For one did any of them uttered a single word about the risks of an immediate repeal without a legitimate replacement?
You can bet that insurance companies who were persuaded to pick up pre-existing conditions coverage because of the promise that they would have a pool of young healthy insureds to compensate for those older, unhealthier, won’t just roll over and play dead. They never wanted pre-existing coverage and no plan presented thus far by anybody has been widely accepted by the parties with an interest and who have skin in this healthcare game.
Finding a solution to undoing Obamacare might take forever. Simply passing legislation does not mean the solution will fix the problem, anyway.
The Affordable Care Act was a noble endeavor in trying to extend health care coverage to many, giving incentives to insurance companies to participate, reducing the risks of all involved and of course, providing coverage for pre-existing conditions.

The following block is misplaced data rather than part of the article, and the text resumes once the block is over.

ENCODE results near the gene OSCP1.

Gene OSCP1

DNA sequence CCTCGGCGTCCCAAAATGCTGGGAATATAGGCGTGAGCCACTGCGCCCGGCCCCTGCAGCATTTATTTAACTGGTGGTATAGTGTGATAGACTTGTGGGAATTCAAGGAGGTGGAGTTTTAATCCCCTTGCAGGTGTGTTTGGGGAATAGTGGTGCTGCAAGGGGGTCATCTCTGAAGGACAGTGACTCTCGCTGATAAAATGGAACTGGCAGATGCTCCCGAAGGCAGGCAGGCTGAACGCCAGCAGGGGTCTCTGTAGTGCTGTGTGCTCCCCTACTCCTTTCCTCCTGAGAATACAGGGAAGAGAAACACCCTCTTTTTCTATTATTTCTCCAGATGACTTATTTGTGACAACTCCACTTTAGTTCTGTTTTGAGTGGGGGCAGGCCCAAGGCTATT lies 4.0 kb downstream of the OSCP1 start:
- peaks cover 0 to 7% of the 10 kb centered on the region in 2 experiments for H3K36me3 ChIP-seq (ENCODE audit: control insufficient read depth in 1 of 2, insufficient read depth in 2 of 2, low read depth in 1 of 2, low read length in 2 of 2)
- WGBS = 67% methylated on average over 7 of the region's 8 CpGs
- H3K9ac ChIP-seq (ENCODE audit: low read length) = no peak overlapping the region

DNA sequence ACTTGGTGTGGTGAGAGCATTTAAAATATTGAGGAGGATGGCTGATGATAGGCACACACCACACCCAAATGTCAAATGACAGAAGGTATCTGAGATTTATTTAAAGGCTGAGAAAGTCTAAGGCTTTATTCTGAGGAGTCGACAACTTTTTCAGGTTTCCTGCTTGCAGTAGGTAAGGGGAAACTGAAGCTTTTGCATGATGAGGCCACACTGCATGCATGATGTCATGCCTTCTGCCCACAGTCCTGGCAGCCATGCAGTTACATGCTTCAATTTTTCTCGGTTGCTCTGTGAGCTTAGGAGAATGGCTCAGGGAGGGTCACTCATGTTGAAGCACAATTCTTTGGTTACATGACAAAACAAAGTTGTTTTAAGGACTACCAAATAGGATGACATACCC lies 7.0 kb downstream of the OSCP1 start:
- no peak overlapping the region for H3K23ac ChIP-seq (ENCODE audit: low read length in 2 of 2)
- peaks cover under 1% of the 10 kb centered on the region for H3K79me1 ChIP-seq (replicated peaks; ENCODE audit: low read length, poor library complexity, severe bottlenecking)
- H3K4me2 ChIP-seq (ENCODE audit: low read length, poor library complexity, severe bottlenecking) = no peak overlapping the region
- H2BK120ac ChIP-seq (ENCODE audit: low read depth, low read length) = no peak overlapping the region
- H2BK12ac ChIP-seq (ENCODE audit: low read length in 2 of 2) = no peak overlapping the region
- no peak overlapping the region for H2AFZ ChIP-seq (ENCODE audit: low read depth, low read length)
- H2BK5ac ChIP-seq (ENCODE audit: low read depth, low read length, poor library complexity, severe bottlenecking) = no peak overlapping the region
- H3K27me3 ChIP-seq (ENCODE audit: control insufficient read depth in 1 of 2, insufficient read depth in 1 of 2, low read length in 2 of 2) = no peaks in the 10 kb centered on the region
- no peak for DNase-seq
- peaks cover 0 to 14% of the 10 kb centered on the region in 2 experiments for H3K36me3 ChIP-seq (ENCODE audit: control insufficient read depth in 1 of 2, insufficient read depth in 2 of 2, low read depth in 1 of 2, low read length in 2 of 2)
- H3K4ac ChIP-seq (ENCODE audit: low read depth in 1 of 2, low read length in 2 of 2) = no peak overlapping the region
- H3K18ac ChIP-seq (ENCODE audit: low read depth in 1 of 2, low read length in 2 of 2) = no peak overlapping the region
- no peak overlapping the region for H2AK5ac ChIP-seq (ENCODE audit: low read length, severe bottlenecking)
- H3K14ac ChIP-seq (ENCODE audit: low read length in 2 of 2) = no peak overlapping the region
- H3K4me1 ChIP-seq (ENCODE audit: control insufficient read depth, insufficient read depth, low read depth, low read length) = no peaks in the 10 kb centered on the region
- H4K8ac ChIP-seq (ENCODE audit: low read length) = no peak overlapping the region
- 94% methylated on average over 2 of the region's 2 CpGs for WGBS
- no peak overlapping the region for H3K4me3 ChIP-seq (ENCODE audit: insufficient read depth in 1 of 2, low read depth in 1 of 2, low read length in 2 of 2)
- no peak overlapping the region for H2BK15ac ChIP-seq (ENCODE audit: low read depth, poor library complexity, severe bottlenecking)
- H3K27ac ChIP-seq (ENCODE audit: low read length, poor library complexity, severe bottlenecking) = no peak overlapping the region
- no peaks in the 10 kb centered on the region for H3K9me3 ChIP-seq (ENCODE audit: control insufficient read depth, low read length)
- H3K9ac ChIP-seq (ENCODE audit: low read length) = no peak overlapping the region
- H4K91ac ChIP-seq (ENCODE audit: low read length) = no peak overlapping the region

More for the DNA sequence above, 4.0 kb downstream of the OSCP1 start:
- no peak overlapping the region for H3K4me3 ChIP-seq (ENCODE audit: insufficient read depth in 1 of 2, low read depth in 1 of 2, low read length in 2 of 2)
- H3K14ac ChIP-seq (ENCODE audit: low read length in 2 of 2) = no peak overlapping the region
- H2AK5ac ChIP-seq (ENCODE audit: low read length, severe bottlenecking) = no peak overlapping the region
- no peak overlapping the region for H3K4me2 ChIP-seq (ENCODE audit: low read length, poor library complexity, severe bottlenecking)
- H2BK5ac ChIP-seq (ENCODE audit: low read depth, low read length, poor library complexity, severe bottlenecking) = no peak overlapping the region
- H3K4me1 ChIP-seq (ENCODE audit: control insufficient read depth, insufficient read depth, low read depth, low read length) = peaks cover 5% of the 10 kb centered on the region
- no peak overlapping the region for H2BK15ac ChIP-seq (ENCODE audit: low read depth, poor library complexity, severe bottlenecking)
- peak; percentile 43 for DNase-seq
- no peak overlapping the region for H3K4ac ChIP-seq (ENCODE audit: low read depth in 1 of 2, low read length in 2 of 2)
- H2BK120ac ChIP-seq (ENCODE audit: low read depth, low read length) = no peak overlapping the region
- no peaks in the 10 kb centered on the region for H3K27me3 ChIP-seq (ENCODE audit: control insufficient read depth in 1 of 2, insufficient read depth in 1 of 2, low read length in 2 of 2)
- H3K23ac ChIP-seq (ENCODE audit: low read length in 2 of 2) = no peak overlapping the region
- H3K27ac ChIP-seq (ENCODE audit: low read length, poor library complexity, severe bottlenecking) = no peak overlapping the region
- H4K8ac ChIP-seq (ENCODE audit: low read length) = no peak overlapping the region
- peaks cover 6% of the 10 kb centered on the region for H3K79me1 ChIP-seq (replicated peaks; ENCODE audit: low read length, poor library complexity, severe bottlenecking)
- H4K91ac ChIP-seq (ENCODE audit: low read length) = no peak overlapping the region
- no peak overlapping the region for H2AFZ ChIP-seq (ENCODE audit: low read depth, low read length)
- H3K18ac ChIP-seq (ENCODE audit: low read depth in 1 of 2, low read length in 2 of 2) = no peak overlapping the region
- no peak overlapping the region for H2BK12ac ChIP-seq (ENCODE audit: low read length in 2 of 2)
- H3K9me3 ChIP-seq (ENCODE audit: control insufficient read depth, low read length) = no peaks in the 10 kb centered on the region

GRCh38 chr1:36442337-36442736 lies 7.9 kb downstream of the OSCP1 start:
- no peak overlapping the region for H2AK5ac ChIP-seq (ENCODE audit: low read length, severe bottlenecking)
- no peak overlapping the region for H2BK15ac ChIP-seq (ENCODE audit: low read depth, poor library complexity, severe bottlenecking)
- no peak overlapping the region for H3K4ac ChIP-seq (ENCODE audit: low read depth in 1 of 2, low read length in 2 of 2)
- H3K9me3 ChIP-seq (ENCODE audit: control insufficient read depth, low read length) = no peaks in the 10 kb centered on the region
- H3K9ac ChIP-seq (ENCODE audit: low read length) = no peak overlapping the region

Unfortunately, for many reasons, it is causing sizeable increases in insurance premiums for some and the insurance companies don’t want to participate as they are losing money. Of course, there are other issues too.
Yet the fury of resentment and opposition to the law has created a scenario of legislative malpractice. Those who have screamed and voted for immediate repeal without a real plan in place, are cutting off the head without any promise or hope of any replacement.
Ultimately, my guess is, whoever is in the White House and in Congress will realize that the best course in the immediate future is to try to fix the problems that do exist. If the Republicans gain control of the government, hopefully, they will realize they are committing suicide by their public proclamations of immediate repeal and replacement without any real plan for replacement. Hopefully, they will realize that fixing and ultimately replacing is the only legitimate way to proceed at this point.
On Wednesday, we will have some sense as to which way this country will go.
Let’s hope that whoever wins the Presidency and the US Senate, they will recognize they have misrepresented the solutions to the public or failed to diagnose the problem and legitimate fixes.